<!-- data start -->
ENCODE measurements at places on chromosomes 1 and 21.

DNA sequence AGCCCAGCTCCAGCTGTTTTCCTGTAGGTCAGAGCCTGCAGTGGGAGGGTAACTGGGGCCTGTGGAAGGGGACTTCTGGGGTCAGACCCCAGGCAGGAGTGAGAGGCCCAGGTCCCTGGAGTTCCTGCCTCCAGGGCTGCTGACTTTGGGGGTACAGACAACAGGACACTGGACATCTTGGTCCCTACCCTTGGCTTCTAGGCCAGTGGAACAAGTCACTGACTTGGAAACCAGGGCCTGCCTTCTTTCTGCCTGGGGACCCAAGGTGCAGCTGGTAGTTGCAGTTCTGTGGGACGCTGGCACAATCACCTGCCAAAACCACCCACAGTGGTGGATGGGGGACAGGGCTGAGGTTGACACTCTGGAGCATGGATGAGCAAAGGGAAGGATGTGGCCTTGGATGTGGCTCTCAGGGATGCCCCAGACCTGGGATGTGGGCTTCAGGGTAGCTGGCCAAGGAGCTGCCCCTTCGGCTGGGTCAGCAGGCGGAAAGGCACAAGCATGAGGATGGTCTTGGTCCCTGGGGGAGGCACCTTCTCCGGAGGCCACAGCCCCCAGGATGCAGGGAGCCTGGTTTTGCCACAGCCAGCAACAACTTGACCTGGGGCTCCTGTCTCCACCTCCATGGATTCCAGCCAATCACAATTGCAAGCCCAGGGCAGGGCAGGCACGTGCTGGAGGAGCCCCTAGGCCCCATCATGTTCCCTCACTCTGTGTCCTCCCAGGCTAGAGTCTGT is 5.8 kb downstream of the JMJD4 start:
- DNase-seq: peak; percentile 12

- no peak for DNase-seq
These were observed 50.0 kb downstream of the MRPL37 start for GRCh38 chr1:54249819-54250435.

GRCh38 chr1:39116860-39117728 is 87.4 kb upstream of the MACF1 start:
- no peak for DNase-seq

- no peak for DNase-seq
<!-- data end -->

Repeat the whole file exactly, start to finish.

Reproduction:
ENCODE measurements at places on chromosomes 1 and 21.

DNA sequence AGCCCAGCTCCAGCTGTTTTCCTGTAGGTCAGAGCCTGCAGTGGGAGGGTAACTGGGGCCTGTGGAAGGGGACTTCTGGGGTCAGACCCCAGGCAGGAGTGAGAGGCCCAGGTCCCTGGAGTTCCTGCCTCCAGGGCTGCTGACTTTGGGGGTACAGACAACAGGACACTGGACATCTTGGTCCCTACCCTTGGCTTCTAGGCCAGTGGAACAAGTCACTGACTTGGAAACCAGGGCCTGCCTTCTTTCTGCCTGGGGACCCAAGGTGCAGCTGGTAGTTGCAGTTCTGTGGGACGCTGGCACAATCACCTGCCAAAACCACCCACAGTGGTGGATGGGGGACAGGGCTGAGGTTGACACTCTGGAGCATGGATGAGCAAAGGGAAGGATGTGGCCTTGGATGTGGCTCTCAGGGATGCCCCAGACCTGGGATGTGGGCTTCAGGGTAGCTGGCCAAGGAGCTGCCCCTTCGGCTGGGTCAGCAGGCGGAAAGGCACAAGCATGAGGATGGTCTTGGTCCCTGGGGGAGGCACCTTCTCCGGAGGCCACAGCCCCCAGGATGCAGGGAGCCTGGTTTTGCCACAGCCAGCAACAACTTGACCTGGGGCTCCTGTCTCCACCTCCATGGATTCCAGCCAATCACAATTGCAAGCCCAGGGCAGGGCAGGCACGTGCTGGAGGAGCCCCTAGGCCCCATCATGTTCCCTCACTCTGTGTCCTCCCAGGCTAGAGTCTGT is 5.8 kb downstream of the JMJD4 start:
- DNase-seq: peak; percentile 12

- no peak for DNase-seq
These were observed 50.0 kb downstream of the MRPL37 start for GRCh38 chr1:54249819-54250435.

GRCh38 chr1:39116860-39117728 is 87.4 kb upstream of the MACF1 start:
- no peak for DNase-seq

- no peak for DNase-seq